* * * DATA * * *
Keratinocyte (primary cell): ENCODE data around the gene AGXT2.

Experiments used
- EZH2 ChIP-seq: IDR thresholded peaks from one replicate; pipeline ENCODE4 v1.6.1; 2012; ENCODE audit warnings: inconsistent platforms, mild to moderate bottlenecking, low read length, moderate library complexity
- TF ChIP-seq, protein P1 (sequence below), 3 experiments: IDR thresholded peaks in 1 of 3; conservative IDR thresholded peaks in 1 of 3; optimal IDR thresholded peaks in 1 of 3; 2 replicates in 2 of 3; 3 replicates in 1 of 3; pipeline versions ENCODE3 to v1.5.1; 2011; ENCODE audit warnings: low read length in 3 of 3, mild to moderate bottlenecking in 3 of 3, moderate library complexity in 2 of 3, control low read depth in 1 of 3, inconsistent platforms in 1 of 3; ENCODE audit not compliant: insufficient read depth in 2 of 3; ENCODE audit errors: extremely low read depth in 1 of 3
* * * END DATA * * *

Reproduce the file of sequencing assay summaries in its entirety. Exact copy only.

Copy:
Keratinocyte (primary cell): ENCODE data around the gene AGXT2.

Experiments used
- EZH2 ChIP-seq: IDR thresholded peaks from one replicate; pipeline ENCODE4 v1.6.1; 2012; ENCODE audit warnings: inconsistent platforms, mild to moderate bottlenecking, low read length, moderate library complexity
- TF ChIP-seq, protein P1 (sequence below), 3 experiments: IDR thresholded peaks in 1 of 3; conservative IDR thresholded peaks in 1 of 3; optimal IDR thresholded peaks in 1 of 3; 2 replicates in 2 of 3; 3 replicates in 1 of 3; pipeline versions ENCODE3 to v1.5.1; 2011; ENCODE audit warnings: low read length in 3 of 3, mild to moderate bottlenecking in 3 of 3, moderate library complexity in 2 of 3, control low read depth in 1 of 3, inconsistent platforms in 1 of 3; ENCODE audit not compliant: insufficient read depth in 2 of 3; ENCODE audit errors: extremely low read depth in 1 of 3